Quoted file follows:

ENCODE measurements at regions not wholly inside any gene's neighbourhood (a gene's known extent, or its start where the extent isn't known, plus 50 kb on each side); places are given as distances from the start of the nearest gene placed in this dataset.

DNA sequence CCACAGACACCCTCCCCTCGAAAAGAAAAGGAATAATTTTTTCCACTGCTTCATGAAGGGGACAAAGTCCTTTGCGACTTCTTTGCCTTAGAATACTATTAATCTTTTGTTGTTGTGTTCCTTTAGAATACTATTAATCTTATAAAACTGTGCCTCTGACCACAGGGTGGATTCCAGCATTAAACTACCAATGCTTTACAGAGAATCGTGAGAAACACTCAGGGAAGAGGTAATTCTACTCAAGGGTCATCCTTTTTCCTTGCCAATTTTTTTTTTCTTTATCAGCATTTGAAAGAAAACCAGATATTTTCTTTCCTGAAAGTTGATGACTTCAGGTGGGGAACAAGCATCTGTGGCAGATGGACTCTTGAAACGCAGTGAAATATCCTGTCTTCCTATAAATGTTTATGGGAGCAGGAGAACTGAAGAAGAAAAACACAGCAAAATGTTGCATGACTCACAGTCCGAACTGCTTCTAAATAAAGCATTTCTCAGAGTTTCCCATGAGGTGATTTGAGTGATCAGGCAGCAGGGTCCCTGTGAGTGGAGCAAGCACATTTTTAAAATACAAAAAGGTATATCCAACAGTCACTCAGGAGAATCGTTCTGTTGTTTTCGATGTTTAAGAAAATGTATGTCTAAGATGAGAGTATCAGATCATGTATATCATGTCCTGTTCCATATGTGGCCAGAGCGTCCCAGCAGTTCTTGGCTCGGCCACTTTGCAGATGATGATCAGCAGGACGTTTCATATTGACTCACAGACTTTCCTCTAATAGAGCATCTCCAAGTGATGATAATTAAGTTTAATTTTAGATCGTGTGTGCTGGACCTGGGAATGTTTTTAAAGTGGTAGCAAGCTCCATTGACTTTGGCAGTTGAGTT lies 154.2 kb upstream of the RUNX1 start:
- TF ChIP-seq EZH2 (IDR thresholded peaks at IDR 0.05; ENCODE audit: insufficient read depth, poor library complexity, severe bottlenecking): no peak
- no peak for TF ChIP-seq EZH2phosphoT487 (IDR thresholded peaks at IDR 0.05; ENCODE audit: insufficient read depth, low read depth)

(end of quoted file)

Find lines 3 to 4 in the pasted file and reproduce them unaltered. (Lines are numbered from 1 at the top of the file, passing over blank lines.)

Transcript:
- TF ChIP-seq EZH2 (IDR thresholded peaks at IDR 0.05; ENCODE audit: insufficient read depth, poor library complexity, severe bottlenecking): no peak
- no peak for TF ChIP-seq EZH2phosphoT487 (IDR thresholded peaks at IDR 0.05; ENCODE audit: insufficient read depth, low read depth)